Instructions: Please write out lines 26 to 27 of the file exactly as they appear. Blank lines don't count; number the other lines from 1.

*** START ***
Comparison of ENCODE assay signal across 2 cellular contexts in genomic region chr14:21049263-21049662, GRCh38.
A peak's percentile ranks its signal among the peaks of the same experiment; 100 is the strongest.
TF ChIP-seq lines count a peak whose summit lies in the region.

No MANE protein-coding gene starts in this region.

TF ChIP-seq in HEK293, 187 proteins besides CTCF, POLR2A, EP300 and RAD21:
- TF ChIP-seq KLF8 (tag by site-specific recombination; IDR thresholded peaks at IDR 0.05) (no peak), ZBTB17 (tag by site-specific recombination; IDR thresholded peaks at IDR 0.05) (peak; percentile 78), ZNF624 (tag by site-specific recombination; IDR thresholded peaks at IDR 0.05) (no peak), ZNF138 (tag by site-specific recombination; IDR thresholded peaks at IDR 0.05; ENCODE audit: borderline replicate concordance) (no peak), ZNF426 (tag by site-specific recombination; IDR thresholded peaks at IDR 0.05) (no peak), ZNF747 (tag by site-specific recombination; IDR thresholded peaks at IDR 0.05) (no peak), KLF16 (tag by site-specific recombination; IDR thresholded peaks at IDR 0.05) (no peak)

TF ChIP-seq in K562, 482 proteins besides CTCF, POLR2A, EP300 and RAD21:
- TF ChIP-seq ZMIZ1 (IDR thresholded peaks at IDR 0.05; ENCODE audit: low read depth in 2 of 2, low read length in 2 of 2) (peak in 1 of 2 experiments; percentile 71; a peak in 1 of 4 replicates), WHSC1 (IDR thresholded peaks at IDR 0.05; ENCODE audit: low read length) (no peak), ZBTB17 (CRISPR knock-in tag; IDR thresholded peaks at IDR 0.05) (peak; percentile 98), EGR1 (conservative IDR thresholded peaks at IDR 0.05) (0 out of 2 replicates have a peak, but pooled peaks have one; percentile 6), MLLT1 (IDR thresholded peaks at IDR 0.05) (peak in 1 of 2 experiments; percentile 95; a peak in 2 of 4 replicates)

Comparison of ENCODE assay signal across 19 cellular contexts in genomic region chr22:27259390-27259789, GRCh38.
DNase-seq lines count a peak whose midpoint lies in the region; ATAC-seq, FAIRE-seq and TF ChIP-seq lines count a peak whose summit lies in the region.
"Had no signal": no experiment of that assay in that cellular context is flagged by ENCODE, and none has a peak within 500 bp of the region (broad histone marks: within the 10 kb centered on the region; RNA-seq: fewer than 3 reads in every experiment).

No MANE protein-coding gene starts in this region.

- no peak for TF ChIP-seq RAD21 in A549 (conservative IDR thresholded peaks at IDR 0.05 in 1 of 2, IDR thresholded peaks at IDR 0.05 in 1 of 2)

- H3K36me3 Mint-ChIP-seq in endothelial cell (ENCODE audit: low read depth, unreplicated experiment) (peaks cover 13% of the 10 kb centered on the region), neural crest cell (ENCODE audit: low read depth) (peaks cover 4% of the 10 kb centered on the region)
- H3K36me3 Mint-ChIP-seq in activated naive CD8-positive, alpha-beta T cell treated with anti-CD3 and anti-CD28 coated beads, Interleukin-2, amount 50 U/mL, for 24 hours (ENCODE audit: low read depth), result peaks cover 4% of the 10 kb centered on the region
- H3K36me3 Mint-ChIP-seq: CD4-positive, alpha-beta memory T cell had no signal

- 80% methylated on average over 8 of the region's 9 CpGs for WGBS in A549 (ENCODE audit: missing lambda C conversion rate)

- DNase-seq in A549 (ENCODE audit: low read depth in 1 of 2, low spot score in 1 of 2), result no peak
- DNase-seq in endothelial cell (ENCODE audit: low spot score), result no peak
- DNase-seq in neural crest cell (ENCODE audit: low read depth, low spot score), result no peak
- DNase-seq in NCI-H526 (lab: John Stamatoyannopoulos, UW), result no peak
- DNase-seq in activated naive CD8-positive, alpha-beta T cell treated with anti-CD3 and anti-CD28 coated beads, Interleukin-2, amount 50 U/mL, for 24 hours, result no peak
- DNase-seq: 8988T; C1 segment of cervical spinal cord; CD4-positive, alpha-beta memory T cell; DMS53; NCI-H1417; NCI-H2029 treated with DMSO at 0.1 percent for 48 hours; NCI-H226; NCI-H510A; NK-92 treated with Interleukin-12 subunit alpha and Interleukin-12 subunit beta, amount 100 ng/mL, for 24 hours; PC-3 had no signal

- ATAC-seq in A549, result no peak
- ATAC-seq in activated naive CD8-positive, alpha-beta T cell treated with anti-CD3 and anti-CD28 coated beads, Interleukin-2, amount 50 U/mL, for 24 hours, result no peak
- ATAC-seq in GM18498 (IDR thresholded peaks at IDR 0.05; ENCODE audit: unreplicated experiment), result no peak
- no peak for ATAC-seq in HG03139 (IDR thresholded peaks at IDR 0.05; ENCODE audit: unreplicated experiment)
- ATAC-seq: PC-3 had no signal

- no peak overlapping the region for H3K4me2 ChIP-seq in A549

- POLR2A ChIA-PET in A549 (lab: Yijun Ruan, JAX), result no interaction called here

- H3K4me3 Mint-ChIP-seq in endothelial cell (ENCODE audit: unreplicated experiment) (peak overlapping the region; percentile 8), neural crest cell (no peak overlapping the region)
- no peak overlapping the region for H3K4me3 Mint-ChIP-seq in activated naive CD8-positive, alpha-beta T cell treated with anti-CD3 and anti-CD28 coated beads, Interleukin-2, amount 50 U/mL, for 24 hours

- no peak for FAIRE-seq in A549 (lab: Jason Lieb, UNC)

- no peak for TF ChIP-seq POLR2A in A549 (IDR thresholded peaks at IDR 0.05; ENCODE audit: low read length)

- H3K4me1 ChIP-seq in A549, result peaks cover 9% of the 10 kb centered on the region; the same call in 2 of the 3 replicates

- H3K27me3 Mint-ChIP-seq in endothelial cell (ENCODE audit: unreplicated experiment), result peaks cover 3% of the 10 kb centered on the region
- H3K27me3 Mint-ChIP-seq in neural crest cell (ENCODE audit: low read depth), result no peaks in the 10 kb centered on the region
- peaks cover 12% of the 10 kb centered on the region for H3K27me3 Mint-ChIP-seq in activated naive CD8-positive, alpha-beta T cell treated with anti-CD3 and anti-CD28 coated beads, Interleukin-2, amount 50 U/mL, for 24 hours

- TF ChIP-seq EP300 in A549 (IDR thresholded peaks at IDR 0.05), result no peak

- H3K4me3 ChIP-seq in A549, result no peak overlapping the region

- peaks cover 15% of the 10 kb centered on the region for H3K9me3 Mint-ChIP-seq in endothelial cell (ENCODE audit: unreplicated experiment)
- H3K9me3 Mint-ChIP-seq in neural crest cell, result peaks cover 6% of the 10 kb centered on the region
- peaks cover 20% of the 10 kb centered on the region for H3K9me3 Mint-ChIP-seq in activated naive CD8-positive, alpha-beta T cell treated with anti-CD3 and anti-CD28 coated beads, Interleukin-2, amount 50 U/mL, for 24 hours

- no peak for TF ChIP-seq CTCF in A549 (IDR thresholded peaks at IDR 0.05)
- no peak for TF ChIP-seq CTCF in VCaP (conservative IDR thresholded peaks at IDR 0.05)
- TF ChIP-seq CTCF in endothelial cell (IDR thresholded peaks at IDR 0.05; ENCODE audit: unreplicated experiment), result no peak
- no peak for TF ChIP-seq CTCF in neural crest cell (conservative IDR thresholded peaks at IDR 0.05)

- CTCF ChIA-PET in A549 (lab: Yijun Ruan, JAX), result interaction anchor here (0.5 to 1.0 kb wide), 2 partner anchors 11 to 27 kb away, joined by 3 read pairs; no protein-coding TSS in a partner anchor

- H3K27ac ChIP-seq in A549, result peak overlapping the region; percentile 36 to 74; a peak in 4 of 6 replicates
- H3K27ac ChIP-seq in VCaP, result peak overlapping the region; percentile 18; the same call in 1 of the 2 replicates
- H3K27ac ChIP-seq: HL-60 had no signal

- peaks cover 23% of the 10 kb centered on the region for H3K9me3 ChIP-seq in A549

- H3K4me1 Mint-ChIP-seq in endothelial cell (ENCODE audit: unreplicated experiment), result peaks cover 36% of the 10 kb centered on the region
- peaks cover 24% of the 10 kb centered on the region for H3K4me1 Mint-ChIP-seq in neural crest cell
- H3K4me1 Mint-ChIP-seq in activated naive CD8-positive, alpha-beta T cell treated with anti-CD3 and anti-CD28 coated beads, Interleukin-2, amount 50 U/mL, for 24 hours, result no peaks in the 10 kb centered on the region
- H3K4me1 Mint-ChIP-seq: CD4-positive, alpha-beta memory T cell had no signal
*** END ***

- ATAC-seq in GM18498 (IDR thresholded peaks at IDR 0.05; ENCODE audit: unreplicated experiment), result no peak
- no peak for ATAC-seq in HG03139 (IDR thresholded peaks at IDR 0.05; ENCODE audit: unreplicated experiment)